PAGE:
Hands full of dirt and terracotta shards, Chen looked up to meet the eyes of Dr. Hatcher, who was staring with casual disinterest at the mess on the floor through the hole in the bottom of the copy box she was holding in both arms.

The nervous heat in his face turned to a sickening burn.

Chen rocketed to his feet, both hands still cupping soil and terracotta like he was planning on relocating the plant there. Something firing in his brain told him to do something to make the whole situation less completely mortifying, and something else in his brain told him that the first something of his brain was an idiot, and the way to fix the problem was by standing slack-jawed and rigid as a post in the middle of the hallway. His body agreed with the second something.

It felt like a hundred years before Dr. Hatcher took a deep breath and then heaved a long sigh. But as soon as she did, the dam was broken.

“Jesus, shit, I’m so sorry, don’t worry about it let me get it it’s myfaultanywayjustletmecleanitupI’msosorryI’manidiotletme-”


He stopped. Her voice had smoke damage.

“It’s fine.”

She did genuinely seem to think it was fine. Or perhaps she simply didn’t care enough to do anything to him about it. Or to do anything about it at all, really. She just stood there, staring down at the mess on the floor. Chen stood there as well, staring at her.

She was old. Not old old, but older than he thought she would be. Or maybe she just looked older than he thought she would look. Her hair brushed with wires of silver sneaking into the coily black curls. A deep crease between her eyebrows, two more on either side of her pursed lips. Her eyes were deep and dark, but they lacked the fierce spark of intelligence he’d always expected he’d see there, if he ever got as close as he was now. And she stared at the ground past the broken bottom of the cardboard copy box, the look on her face something quiet and weary.

Chen stumbled over words once more, tongue thick and clumsy. “Um, Dr. Hatcher-”

At the sound of her name Dr. Hatcher looked up, meeting his eyes. He looked for the spark. He did not find it.

“My name’s, uh, my name’s Dr. Chen. I work up on the fourth floor.”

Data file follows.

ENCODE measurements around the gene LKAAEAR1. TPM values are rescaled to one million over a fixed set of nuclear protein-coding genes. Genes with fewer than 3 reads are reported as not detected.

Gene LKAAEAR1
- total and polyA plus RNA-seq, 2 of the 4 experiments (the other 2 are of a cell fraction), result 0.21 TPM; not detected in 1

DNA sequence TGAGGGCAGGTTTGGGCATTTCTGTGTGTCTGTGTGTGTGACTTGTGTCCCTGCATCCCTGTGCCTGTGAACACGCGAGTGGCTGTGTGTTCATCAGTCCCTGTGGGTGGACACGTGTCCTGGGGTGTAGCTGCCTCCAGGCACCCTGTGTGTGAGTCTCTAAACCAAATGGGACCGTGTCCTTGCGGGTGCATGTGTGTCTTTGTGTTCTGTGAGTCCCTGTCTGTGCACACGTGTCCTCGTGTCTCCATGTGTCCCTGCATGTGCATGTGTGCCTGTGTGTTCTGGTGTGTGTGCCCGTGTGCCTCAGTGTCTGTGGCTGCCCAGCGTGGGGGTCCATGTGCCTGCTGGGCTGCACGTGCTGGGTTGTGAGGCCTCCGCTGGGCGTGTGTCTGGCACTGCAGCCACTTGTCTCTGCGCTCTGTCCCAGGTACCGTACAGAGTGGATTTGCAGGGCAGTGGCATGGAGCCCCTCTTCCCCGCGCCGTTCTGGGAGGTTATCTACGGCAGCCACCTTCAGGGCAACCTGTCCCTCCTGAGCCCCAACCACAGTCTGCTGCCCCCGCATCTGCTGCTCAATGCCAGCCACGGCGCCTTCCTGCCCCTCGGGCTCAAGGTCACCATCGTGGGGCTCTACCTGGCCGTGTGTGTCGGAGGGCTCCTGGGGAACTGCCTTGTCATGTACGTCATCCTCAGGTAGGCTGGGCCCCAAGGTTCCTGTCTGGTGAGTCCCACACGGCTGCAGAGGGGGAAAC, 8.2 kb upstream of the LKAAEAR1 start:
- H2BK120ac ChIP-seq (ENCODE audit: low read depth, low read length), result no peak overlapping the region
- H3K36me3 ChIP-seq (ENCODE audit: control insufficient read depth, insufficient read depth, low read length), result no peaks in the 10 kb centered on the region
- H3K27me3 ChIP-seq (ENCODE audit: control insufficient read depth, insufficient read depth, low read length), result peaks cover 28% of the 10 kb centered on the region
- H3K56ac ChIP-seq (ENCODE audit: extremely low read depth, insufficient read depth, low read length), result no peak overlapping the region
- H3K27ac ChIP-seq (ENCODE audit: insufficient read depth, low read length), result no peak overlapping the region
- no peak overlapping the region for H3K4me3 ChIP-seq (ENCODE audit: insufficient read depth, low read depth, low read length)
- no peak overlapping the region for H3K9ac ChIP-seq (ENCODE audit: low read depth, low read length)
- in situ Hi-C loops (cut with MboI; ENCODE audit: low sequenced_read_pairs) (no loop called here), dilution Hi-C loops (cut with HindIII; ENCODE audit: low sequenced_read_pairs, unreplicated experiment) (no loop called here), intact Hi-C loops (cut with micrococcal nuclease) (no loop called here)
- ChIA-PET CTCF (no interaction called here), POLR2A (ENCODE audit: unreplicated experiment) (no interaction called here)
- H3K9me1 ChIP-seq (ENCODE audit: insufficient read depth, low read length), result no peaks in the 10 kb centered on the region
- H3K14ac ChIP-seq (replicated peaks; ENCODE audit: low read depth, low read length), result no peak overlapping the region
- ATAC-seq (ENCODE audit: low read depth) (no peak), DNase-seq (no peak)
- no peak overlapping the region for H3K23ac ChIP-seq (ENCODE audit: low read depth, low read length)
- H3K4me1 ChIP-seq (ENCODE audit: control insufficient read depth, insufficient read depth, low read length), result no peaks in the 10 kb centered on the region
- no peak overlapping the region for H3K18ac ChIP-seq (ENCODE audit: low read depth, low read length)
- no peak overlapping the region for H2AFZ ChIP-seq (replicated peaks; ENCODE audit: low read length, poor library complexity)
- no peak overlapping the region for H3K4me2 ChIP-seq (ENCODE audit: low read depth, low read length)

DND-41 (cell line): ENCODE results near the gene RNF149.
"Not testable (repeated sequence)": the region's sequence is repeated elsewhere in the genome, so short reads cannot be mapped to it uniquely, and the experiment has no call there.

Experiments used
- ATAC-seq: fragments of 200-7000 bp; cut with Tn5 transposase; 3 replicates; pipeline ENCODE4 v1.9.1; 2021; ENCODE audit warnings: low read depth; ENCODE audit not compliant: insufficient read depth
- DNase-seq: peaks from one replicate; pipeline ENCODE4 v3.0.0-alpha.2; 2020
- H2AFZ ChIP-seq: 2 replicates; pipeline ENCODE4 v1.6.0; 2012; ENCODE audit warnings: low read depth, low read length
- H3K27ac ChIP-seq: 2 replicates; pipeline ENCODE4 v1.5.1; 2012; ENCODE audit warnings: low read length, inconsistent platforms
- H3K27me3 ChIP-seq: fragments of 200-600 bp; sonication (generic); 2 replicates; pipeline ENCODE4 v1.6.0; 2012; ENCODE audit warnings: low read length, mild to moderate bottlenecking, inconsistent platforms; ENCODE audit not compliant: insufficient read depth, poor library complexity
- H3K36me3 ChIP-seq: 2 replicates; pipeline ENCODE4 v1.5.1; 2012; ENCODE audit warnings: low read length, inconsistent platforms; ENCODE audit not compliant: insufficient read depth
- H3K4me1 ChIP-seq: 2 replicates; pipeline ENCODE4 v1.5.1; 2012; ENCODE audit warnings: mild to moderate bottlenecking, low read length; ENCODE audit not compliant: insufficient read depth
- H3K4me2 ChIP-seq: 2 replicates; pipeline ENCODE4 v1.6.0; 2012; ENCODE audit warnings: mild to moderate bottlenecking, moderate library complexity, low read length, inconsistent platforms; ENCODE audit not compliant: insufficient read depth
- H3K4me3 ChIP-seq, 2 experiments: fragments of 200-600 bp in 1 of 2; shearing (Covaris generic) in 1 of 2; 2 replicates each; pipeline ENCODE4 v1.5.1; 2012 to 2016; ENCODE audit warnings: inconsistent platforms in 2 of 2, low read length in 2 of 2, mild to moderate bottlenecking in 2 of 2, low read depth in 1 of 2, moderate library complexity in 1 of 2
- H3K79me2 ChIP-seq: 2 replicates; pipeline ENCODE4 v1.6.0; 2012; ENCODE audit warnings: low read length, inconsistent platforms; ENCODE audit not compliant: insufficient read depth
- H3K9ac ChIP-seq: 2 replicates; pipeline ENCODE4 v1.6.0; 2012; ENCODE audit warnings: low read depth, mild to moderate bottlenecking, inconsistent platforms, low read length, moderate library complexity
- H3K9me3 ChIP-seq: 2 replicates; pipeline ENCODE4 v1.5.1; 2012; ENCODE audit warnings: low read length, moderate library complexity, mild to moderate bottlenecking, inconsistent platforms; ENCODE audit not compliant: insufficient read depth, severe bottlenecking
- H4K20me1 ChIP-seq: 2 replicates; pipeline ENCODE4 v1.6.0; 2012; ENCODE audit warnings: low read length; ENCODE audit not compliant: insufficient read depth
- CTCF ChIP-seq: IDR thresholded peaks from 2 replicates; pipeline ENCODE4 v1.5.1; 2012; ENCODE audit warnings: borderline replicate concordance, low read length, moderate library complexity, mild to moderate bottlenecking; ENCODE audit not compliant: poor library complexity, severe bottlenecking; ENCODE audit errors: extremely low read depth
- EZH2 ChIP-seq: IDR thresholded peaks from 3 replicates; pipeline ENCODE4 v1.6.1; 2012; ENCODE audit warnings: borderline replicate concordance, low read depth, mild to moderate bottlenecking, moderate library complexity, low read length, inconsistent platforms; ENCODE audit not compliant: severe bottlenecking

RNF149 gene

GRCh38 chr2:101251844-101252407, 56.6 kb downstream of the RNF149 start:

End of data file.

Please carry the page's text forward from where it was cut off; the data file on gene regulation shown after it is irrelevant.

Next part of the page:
She blinked.

"It's an honor to meet you," he said.

I’m a big fan, he did not say.

“Mm.” Dr. Hatcher said.

Dr. Chen bent to his knees again, this time making a much more earnest effort to clean up the floor. He began scooping potting soil into the corner of his lab coat. It didn’t matter, he had extras. This one wasn’t even his favorite. Dr. Hatcher resigned herself to the social convention that dictated she shouldn’t leave him to clean it all up by himself. The smell of the dirt was a short respite from the usual pungence of the bleach cleaner. Something a little less sterile and a little more real.

Chen picked up a piece of the broken pot and turned it over in his palm. It was painted on the outside, by hand. He could see the raised line where the gold spray-paint had bunched up against the edge of the tape. A few strokes of teal and white, but those were brush-painted instead of sprayed. He felt a smile crawl nervously onto his face.

“Hey, did you make-”

His sentence was cut off by the clanking rattle of Hatcher picking up the dislodged aloe plant off the ground and tossing it unceremoniously into a nearby trash can, the soil hissing as it shook through the plastic liner.

Chen’s mouth popped open, like maybe he might protest throwing out a perfectly good aloe plant, but as soon as it opened, it shut again. Hatcher picked up a crumpled lab coat from its position balled up on the floor, shook out the loose bits of soil and began gathering the other unbroken items into it. She looked a bit like a parent cleaning up after a difficult toddler, but at the same time she looked a little like a teenager packing sentimental items into a backpack before a half-hearted and ill-conceived shot at running away. Framed photographs and multi-tools and sandwich bags full of differently-sized screws, all of these she gathered into her white lab coat bindle. The sight of her crouched on the floor made Chen’s stomach feel strange. Like there was a hole in it.

He shook off the feeling. He was standing in the presence of his hero, for God’s sake. He was going to milk that for all it was worth, as long as they were still connected by the thread of the mess on the floor. That included dumping the dirt in his hands into the trash can after the aloe plant, but pocketing one of the painted fragments of the pot.